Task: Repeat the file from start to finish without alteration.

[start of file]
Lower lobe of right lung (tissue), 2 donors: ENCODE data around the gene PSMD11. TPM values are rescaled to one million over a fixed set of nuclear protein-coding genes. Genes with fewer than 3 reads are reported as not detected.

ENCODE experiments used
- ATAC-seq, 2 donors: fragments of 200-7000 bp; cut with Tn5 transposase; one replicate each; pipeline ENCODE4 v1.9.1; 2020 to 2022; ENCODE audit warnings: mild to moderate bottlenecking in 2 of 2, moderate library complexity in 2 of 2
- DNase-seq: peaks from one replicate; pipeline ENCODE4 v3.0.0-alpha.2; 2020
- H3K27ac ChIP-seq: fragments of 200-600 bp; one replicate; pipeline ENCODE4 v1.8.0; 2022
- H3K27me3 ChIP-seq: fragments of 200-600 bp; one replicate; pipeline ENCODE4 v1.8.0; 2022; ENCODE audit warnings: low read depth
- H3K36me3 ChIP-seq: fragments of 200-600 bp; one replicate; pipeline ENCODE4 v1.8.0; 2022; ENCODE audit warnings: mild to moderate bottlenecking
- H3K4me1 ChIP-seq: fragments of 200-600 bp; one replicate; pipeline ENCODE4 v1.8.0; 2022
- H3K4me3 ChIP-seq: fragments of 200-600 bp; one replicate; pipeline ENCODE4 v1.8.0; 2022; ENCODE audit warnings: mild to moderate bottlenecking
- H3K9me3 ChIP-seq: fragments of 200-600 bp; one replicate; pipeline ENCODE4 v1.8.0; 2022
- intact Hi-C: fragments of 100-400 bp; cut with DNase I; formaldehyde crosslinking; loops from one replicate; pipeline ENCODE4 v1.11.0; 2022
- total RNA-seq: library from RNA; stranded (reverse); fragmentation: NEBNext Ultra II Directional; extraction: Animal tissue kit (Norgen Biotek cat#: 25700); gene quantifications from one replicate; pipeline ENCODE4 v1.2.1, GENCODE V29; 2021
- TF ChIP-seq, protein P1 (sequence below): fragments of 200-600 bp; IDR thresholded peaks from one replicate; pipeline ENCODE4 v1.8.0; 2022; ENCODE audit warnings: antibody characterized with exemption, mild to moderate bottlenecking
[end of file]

Lower lobe of right lung (tissue), 2 donors: ENCODE data around the gene PSMD11. TPM values are rescaled to one million over a fixed set of nuclear protein-coding genes. Genes with fewer than 3 reads are reported as not detected.

ENCODE experiments used
- ATAC-seq, 2 donors: fragments of 200-7000 bp; cut with Tn5 transposase; one replicate each; pipeline ENCODE4 v1.9.1; 2020 to 2022; ENCODE audit warnings: mild to moderate bottlenecking in 2 of 2, moderate library complexity in 2 of 2
- DNase-seq: peaks from one replicate; pipeline ENCODE4 v3.0.0-alpha.2; 2020
- H3K27ac ChIP-seq: fragments of 200-600 bp; one replicate; pipeline ENCODE4 v1.8.0; 2022
- H3K27me3 ChIP-seq: fragments of 200-600 bp; one replicate; pipeline ENCODE4 v1.8.0; 2022; ENCODE audit warnings: low read depth
- H3K36me3 ChIP-seq: fragments of 200-600 bp; one replicate; pipeline ENCODE4 v1.8.0; 2022; ENCODE audit warnings: mild to moderate bottlenecking
- H3K4me1 ChIP-seq: fragments of 200-600 bp; one replicate; pipeline ENCODE4 v1.8.0; 2022
- H3K4me3 ChIP-seq: fragments of 200-600 bp; one replicate; pipeline ENCODE4 v1.8.0; 2022; ENCODE audit warnings: mild to moderate bottlenecking
- H3K9me3 ChIP-seq: fragments of 200-600 bp; one replicate; pipeline ENCODE4 v1.8.0; 2022
- intact Hi-C: fragments of 100-400 bp; cut with DNase I; formaldehyde crosslinking; loops from one replicate; pipeline ENCODE4 v1.11.0; 2022
- total RNA-seq: library from RNA; stranded (reverse); fragmentation: NEBNext Ultra II Directional; extraction: Animal tissue kit (Norgen Biotek cat#: 25700); gene quantifications from one replicate; pipeline ENCODE4 v1.2.1, GENCODE V29; 2021
- TF ChIP-seq, protein P1 (sequence below): fragments of 200-600 bp; IDR thresholded peaks from one replicate; pipeline ENCODE4 v1.8.0; 2022; ENCODE audit warnings: antibody characterized with exemption, mild to moderate bottlenecking